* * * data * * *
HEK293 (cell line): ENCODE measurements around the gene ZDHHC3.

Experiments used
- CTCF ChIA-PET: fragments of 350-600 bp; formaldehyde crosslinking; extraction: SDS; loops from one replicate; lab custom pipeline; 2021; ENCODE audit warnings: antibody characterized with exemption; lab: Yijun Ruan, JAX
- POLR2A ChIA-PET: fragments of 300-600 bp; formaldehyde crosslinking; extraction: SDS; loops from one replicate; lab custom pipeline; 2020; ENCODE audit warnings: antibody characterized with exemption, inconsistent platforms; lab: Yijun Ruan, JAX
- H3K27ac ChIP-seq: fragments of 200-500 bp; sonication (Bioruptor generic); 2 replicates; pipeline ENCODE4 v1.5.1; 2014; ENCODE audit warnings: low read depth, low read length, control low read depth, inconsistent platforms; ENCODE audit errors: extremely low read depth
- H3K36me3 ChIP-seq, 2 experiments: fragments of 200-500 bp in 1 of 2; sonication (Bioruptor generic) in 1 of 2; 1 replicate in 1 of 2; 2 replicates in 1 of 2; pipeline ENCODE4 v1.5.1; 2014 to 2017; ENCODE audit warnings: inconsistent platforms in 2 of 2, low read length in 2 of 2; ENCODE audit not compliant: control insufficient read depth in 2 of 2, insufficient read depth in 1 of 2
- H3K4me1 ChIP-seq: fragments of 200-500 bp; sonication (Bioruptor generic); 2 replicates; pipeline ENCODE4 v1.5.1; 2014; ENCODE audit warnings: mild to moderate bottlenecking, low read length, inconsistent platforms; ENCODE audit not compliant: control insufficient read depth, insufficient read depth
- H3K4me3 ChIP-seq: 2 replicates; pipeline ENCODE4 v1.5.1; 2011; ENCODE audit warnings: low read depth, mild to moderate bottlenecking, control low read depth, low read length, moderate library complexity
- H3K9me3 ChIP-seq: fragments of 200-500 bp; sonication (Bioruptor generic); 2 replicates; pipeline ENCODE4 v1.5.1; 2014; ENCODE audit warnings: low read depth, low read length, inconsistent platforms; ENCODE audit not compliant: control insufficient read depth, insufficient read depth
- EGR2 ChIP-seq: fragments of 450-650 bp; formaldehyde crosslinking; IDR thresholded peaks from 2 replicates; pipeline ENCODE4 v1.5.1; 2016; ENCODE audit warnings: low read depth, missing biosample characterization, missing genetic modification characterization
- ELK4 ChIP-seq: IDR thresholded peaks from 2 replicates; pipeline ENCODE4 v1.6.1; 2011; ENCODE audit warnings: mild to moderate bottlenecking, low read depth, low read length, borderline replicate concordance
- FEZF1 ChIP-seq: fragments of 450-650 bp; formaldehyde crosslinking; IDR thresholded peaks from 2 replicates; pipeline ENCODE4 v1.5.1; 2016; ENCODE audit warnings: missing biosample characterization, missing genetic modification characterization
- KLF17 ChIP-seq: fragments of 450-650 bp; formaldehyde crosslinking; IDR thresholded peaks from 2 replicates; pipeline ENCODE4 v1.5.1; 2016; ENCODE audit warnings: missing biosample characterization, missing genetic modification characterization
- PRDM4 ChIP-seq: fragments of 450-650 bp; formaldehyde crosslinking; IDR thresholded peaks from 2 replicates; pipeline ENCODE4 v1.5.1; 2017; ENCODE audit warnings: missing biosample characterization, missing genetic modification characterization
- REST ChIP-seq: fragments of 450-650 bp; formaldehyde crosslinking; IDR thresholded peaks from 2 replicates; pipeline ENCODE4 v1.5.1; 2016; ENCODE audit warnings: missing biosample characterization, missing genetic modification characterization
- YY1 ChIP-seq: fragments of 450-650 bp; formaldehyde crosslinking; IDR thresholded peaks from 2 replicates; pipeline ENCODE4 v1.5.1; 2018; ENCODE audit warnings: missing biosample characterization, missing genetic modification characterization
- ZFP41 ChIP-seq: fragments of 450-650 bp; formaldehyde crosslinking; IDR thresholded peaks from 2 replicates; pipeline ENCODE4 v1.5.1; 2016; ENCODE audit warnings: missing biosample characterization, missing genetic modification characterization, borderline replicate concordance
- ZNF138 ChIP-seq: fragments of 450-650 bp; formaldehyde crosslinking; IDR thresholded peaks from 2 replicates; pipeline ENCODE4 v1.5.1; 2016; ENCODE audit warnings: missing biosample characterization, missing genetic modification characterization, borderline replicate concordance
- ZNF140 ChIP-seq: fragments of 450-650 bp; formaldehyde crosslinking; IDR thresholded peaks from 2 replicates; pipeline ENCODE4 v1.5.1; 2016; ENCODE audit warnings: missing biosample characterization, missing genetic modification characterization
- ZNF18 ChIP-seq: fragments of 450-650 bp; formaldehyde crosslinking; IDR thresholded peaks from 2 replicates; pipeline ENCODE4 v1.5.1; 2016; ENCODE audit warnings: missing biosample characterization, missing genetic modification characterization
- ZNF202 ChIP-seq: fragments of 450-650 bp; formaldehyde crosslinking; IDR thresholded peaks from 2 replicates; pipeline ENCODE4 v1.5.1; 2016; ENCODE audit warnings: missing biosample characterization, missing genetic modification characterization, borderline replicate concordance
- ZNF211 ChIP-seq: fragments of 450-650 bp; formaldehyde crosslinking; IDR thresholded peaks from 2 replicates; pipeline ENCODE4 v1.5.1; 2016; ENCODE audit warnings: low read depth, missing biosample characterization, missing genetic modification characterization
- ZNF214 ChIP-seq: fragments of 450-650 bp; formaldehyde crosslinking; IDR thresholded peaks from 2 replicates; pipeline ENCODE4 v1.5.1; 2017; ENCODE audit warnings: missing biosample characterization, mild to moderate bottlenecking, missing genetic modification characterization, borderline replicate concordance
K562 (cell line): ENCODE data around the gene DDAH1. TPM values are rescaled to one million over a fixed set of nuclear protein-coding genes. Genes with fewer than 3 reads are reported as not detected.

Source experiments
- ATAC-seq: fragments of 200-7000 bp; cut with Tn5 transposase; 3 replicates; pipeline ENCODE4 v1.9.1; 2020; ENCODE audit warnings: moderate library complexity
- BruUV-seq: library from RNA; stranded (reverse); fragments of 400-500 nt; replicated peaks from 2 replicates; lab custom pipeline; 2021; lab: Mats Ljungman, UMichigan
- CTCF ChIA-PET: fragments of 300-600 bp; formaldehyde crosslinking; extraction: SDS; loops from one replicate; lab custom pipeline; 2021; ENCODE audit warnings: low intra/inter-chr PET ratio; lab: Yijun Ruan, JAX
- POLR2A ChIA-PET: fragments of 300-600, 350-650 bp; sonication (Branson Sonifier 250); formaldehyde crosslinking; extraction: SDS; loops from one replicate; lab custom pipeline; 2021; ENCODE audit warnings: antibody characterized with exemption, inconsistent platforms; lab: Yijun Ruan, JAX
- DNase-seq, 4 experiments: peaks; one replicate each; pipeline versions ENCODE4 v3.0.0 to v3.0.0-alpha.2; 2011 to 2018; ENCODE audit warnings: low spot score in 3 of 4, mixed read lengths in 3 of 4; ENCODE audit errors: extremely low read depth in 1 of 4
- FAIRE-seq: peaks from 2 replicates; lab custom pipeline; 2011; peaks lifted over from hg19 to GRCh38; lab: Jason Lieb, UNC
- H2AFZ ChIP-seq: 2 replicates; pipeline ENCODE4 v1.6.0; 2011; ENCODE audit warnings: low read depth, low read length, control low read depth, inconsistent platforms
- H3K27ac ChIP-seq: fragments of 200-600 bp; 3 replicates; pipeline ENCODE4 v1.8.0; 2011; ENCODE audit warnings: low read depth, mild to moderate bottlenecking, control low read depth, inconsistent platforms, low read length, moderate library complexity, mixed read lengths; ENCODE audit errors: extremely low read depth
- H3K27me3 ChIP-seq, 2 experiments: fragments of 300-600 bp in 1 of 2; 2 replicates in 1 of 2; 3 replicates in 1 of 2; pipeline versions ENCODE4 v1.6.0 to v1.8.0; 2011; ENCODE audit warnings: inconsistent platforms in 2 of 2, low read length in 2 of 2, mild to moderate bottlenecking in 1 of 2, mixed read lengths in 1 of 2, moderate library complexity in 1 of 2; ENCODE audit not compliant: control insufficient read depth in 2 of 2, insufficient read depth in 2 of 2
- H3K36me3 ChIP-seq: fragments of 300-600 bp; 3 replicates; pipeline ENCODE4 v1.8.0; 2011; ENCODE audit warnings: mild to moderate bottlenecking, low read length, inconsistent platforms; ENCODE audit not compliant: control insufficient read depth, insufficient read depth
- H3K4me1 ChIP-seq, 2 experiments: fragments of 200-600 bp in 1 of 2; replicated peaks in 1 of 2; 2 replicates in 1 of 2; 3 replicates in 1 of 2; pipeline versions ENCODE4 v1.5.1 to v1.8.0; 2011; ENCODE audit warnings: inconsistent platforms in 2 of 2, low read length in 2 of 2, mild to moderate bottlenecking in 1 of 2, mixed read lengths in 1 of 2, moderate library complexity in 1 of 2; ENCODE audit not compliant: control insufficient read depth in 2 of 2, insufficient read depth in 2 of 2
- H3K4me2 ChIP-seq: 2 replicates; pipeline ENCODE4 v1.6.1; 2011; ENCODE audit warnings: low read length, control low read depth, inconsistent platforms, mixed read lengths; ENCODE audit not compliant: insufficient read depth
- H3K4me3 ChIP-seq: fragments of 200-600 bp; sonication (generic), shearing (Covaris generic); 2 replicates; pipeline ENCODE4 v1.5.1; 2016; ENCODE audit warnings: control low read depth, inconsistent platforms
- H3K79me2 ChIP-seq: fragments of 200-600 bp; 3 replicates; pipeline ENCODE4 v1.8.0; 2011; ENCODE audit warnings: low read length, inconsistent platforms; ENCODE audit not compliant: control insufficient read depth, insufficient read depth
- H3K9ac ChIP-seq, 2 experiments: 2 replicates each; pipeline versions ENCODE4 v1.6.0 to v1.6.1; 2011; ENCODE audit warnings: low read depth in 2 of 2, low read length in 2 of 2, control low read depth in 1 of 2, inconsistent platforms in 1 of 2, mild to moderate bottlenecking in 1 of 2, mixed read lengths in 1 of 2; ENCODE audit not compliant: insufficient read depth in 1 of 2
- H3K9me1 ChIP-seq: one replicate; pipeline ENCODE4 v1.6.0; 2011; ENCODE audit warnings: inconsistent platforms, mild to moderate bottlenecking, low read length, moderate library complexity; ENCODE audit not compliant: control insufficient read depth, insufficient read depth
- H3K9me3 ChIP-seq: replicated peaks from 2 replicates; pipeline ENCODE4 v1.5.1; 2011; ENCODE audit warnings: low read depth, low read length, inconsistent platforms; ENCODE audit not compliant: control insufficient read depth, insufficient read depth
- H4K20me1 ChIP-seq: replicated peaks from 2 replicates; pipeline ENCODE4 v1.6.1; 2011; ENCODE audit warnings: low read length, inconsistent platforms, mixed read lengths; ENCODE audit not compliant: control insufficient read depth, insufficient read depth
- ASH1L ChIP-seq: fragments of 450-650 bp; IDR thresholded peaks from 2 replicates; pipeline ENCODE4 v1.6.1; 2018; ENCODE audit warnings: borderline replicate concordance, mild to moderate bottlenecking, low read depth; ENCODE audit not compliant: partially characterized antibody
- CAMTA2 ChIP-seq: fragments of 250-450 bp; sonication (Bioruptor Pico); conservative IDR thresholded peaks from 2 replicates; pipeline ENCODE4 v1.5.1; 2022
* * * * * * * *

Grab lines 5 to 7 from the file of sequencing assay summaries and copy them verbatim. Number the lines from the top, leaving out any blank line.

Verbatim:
- H3K27ac ChIP-seq: fragments of 200-500 bp; sonication (Bioruptor generic); 2 replicates; pipeline ENCODE4 v1.5.1; 2014; ENCODE audit warnings: low read depth, low read length, control low read depth, inconsistent platforms; ENCODE audit errors: extremely low read depth
- H3K36me3 ChIP-seq, 2 experiments: fragments of 200-500 bp in 1 of 2; sonication (Bioruptor generic) in 1 of 2; 1 replicate in 1 of 2; 2 replicates in 1 of 2; pipeline ENCODE4 v1.5.1; 2014 to 2017; ENCODE audit warnings: inconsistent platforms in 2 of 2, low read length in 2 of 2; ENCODE audit not compliant: control insufficient read depth in 2 of 2, insufficient read depth in 1 of 2
- H3K4me1 ChIP-seq: fragments of 200-500 bp; sonication (Bioruptor generic); 2 replicates; pipeline ENCODE4 v1.5.1; 2014; ENCODE audit warnings: mild to moderate bottlenecking, low read length, inconsistent platforms; ENCODE audit not compliant: control insufficient read depth, insufficient read depth